Poland’s prime minister today confirmed that children are expected to be able to return to school as normal in September. However, the government has admitted that, if a second wave of the virus strikes, some forms of online teaching may have to continue.

There has been confusion over the shape of teaching in Poland, with parents and carers left uncertain as to whether schools could safely restart in-person teaching after the summer.

Some are concerned that pupils’ education is suffering from remote learning. A petition expressing opposition to the continuation of online teaching from September has been signed by more than 50,000 people, reports Dziennik.pl.

As lockdown pushes education online, Poland’s digitally excluded children are being left behind

In response, a spokesperson for the education ministry, Anna Ostrowska, said yesterday that the ministry is preparing for lessons to get underway in person in classrooms at the beginning of the new school year.

But she added that the ministry is also working on improving school curricula and tools for online learning to ensure that teachers are equipped to use this method if necessary.

Ostrowska said that the ministry “would like students to be able to return to traditional school education in full-time mode,” but that this may be impossible if the epidemic develops. “For us, the safety of students, parents, teachers and principals is key,” she explained.

Today, Mateusz Morawiecki, the prime minister, confirmed in an interview with TVP3 Łódź that there had been a “decision” that “from the beginning of September children and young people are coming back to school”.

In the event of a second wave of the coronavirus in the autumn, there would be fewer lockdown restrictions, he assured. “We have much more experience and we do not intend to shut down the economy as much as we have done so far,” said Morawiecki.

The health minister, Łukasz Szumowski, also expressed his hopes that students would return to school as normal from September. But, speaking on Wirtualna Polska and Polsat’s current affairs show “Newsroom”, Szumowski admitted that the course of the pandemic was still uncertain in Poland, and so various options for future teaching should be considered.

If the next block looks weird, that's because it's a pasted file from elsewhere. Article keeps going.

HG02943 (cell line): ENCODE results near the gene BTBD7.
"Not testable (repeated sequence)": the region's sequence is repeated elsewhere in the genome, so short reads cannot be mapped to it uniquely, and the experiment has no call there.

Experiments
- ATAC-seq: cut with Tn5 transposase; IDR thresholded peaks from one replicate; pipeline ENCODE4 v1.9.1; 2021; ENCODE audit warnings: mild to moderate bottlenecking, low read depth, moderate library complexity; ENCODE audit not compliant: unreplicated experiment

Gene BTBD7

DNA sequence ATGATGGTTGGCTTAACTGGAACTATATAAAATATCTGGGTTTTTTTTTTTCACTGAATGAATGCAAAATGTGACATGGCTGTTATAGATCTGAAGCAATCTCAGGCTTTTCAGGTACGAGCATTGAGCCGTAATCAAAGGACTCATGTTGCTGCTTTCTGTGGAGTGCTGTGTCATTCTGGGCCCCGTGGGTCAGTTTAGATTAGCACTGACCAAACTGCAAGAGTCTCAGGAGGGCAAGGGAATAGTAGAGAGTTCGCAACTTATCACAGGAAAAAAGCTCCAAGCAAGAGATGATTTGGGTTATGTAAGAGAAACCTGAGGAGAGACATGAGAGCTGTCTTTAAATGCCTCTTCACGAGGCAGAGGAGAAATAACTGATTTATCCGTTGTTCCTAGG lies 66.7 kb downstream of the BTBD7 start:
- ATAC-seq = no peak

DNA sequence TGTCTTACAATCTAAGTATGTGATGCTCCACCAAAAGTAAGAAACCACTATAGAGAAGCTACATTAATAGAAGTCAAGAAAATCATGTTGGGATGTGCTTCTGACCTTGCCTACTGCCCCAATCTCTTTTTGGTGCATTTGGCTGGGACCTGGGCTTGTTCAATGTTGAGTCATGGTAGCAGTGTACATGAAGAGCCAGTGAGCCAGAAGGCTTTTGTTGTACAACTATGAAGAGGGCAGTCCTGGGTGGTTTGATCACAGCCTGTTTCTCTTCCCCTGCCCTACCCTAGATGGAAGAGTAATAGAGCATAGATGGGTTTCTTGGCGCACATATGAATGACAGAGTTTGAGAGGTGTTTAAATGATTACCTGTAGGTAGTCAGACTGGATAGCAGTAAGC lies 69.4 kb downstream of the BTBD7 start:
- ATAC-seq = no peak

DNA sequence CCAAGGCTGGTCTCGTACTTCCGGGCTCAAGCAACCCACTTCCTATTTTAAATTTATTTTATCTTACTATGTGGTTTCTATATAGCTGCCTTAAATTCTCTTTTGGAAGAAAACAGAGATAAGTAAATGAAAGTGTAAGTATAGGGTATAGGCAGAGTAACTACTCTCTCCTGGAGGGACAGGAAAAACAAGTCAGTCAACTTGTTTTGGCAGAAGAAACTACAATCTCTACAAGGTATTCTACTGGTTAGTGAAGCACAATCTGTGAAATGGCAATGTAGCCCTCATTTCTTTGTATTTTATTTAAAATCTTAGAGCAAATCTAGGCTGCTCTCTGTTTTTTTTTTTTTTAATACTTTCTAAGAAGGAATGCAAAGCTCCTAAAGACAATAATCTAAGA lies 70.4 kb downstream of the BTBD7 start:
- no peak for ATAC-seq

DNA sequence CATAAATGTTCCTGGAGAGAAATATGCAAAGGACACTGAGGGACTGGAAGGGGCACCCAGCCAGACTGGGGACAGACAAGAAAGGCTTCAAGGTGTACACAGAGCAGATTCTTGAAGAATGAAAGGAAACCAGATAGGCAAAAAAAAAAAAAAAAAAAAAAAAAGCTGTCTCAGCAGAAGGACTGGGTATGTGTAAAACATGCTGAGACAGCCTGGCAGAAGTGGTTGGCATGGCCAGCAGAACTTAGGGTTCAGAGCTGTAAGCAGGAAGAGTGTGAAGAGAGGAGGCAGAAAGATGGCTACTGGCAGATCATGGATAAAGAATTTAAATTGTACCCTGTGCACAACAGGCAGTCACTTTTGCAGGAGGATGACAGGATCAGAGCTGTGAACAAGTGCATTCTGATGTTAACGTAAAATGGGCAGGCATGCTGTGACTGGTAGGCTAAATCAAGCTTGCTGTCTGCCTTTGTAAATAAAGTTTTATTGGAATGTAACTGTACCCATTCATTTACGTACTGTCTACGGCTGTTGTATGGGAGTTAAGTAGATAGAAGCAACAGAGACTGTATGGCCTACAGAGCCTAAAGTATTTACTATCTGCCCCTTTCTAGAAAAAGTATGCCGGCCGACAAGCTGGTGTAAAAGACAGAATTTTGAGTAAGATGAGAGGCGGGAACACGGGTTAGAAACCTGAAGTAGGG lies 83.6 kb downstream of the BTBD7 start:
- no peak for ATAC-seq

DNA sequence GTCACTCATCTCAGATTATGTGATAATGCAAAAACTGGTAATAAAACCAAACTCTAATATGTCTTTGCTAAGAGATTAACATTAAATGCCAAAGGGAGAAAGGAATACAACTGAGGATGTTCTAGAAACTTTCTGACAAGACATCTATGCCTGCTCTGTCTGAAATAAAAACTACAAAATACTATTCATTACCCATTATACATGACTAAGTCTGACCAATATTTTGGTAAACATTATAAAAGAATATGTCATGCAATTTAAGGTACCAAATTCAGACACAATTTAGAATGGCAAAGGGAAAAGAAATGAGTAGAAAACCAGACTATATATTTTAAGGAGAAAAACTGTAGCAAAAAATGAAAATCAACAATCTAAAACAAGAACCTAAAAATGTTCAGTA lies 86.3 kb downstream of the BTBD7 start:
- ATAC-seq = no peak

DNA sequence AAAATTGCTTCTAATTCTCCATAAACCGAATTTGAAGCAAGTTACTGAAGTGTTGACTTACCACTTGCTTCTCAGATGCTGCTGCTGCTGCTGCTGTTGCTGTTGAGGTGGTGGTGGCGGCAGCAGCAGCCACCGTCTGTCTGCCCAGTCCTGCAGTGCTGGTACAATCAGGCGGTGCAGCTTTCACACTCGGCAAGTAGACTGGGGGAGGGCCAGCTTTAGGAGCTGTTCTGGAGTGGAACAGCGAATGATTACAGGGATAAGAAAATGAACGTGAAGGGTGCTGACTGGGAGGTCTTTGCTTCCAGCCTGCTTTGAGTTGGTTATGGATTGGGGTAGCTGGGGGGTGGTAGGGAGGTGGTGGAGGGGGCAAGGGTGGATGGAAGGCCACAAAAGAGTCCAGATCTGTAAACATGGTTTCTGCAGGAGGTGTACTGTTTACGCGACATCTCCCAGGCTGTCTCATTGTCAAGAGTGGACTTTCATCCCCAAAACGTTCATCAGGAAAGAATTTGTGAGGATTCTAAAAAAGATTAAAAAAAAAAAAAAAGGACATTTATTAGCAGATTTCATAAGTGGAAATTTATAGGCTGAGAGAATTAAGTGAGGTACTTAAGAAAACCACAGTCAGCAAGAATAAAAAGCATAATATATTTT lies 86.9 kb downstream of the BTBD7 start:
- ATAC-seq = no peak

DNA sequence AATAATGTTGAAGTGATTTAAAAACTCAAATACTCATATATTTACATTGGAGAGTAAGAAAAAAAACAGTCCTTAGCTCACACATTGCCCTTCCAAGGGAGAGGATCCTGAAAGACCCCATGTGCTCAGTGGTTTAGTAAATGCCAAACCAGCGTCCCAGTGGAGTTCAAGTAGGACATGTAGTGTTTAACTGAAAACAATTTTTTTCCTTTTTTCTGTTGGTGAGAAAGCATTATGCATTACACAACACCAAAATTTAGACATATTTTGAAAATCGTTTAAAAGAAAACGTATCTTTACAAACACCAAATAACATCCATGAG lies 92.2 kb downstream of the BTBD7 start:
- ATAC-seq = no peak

“We are not planning remote teaching at the moment from September,” explained Szumowski. “The plan is that children return normally, but, as I said, the epidemic is unpredictable.”

Teachers, pupils and parents face challenges as online learning becomes law in Poland

Earlier this month, trade unionists appealed to the education ministry for better training in remote teaching over summer, to ensure effective planning for next year, reports TVN24.

A report on distance learning in Poland during the coronavirus epidemic revealed that 60% of parents rated teachers and schools well for remote classes, although 45% of teachers reported feeling underprepared, according to RMF24.

“This type of teaching requires tremendous self-discipline and I agree that a large proportion of children and young people are not prepared for it,” admitted education minister Dariusz Piontkowski earlier this month, speaking to Polskie Radio.

Although Poland continues to have a low rate of coronavirus infections and deaths by European standards, it is also one of the few European countries that has not noted a decline in new and active cases of the virus.

School education in the unprecedented conditions of lockdown has presented major challenges to many teachers, who have often lacked sufficient preparation and tools, while some students – especially those already from underprivileged groups – have also been left behind.

Poorer students faced a lack of access to education as a result of limited computer resources. Even after the ministry of digital affairs announced a programme to allocate 180 million zloty for computer equipment and internet access for students and teachers, some suggested this did not go far enough to help.

There were also concerns that increased household responsibilities, as well as pressures on parents working remotely, meant home environments were not conducive to learning.

To help amuse children left at home, the Polish government launched a Minecraft server including educational activities and competitions. One school also organised virtual reality lessons via the Half-Life: Alyx game, which were arranged with the help of a local VR Studio.

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